They tried to save Flintoff from himself a number of different ways and they did try to limit his overs (it helped when they had the likes of Simon Jones or Harmison in his pomp, to pick up the slack) but they never really managed it because of a) ego (he was also told to change the angle of his plant foot at the crease as it was going to knacker his ankle - he refused as “this is the way I bowl and it’s successful” and sure enough his ankle did for him) - and b) they gave him the captaincy and he bowled himself into the ground (think there’s one game against Sri Lanka where he bowled 50 odd overs in an innings due to his own decisions).
Flintoff should probably have been used like Stokes currently is. The guy you turn to when you need a partnership breaker or a bit of inspiration. He ultimately probably bowled too much and it shortened his career.
On Stokes taking the new ball: If Anderson or Broad doesn’t play, good chance Archer is in the side and will open the bowling. If neither of them play, good chance someone like Wood or Stone is in the side as well as Archer, both of whom tip the radar gun at 90 mph. I think you’d probably want to give them the new ball due to their pace, so they get chance of using it whilst it is hard. Also, the reason that Anderson and Hoggard opened the bowling is swing, so even if none of the non-Archer fastest bowlers are in the team (England will, in the fullness of time, always play Archer if fit, I suspect), if someone like Woakes is in the team, you’d still want him to have first use to try and get the natural swing from a new ball.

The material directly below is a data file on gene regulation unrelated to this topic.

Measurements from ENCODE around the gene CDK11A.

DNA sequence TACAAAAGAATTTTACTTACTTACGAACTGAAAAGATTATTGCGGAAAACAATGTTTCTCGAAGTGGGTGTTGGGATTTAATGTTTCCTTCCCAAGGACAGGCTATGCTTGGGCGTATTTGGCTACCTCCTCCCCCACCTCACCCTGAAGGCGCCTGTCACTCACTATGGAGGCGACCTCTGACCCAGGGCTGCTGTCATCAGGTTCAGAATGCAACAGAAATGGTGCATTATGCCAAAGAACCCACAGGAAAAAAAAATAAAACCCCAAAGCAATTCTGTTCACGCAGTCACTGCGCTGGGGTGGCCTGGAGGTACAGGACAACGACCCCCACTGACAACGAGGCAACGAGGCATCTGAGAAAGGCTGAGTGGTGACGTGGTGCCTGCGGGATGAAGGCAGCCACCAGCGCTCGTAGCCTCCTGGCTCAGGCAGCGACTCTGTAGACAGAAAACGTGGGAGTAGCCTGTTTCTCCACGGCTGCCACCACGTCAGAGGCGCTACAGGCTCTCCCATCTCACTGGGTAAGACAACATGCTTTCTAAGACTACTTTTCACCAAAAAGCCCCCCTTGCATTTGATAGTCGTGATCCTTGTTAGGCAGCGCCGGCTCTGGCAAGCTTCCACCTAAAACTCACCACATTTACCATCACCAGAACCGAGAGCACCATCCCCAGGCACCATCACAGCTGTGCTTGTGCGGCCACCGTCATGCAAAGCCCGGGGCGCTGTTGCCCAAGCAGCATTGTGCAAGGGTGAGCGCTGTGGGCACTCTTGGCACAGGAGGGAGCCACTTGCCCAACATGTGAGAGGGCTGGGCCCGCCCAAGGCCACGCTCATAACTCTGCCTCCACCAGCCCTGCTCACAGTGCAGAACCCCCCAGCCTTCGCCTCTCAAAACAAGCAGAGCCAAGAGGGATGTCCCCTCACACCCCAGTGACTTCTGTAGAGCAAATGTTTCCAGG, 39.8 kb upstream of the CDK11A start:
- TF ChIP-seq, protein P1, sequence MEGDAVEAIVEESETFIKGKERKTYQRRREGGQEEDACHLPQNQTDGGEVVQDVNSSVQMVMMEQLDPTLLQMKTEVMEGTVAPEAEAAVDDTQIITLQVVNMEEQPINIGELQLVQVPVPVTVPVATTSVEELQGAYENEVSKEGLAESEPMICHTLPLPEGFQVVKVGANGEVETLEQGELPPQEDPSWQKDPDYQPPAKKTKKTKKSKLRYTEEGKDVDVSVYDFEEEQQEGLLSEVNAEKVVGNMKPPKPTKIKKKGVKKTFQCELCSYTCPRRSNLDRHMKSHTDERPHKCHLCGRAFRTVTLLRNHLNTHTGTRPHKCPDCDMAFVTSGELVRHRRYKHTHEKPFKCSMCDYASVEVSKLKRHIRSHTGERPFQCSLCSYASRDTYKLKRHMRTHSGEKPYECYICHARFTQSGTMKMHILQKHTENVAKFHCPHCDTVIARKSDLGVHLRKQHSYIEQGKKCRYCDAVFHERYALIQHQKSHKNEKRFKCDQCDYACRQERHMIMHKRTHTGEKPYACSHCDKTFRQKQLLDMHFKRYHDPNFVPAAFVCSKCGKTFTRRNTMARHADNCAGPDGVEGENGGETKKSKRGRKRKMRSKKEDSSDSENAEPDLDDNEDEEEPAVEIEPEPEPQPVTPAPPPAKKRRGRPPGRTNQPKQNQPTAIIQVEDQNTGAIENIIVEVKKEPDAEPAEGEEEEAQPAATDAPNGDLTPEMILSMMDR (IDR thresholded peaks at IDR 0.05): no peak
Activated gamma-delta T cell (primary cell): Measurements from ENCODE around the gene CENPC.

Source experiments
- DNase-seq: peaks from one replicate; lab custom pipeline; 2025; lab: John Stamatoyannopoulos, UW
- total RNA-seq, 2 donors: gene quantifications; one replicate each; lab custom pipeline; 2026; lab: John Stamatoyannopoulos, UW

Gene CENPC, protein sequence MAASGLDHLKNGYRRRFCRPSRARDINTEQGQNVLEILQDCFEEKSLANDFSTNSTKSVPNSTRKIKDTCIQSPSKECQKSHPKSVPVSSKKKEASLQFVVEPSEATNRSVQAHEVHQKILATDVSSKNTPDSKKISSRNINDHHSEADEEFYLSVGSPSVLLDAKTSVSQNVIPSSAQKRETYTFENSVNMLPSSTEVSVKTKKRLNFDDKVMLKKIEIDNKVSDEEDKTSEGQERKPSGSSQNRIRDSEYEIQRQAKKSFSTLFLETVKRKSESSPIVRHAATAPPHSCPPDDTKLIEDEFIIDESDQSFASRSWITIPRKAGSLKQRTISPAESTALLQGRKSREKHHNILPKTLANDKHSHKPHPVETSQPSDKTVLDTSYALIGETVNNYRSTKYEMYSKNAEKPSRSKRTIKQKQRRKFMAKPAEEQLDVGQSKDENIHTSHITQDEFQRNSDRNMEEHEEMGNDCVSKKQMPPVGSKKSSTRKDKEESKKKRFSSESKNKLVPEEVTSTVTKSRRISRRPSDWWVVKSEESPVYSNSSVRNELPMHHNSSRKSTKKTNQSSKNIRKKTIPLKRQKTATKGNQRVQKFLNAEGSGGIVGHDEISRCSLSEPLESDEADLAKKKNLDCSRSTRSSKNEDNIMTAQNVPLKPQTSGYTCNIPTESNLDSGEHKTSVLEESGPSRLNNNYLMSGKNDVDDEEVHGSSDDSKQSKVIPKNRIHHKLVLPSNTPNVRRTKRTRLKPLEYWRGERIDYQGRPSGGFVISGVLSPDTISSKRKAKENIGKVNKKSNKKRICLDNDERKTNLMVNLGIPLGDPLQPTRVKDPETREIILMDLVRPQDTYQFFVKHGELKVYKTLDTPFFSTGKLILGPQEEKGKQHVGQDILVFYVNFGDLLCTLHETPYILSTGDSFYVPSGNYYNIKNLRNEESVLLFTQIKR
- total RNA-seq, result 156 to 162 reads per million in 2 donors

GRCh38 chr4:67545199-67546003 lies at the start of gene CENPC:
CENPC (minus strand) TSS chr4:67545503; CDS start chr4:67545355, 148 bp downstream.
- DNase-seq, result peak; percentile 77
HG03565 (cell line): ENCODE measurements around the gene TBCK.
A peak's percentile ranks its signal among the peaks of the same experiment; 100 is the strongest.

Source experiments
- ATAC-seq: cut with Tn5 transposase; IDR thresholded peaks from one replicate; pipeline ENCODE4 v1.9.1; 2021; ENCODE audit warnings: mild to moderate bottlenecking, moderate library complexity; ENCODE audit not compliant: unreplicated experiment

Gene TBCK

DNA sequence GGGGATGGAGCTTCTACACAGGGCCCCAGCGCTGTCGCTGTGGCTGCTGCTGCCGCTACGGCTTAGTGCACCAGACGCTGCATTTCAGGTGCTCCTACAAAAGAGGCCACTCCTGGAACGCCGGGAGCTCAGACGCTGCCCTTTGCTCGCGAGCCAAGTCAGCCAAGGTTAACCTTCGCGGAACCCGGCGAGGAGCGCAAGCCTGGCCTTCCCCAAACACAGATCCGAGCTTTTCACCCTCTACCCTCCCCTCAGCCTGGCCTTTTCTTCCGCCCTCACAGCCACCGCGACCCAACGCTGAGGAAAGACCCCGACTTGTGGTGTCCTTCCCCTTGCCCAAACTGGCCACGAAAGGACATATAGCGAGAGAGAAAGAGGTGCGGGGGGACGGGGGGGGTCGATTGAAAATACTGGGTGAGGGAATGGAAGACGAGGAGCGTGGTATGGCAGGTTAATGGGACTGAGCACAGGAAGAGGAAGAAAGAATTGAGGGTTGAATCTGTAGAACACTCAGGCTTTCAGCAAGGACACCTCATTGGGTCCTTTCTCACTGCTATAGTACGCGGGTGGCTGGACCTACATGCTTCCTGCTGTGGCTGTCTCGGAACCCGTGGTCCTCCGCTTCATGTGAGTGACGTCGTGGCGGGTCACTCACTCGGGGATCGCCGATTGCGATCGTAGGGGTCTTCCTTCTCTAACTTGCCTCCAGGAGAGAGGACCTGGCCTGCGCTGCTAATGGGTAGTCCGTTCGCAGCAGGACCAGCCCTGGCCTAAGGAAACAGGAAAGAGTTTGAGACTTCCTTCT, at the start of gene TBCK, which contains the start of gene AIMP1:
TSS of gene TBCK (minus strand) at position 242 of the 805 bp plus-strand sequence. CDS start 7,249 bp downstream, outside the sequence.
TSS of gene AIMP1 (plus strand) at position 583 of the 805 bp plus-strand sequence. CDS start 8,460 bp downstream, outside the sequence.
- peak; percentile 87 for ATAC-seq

Stokes is also one of England’s men in the slip corden - if you have him bowl with the new ball, when edges are perhaps more likely, you’re taking him out of that area. I suspect that they may well want to leave Stokes as the 4th seamer to be honest - as with Flintoff, it may help to restrict his overs too (if the first three seamers are doing well, you keep them in rotation as the Aussies do with their quicks) and thus save him from injury. His batting is now too important - he’s arguably England’s best bat now, especially given Root’s extended run of form.
Of course, problems then arise because Wood is made of glass and they keep talking about how Archer should have his overs limited to shock bursts to make the most of his pace…there are unlikely to be easy answers.
Arguably the best things about Broad and Anderson are their ability to bowl for long spells without going for a lot of runs. Judging by what is coming through (and the inability to find a spinner to bowl like Swann in a similar holding role from one end for ages), this is going to be the core hole in England’s bowling line up when one or the other of them retires.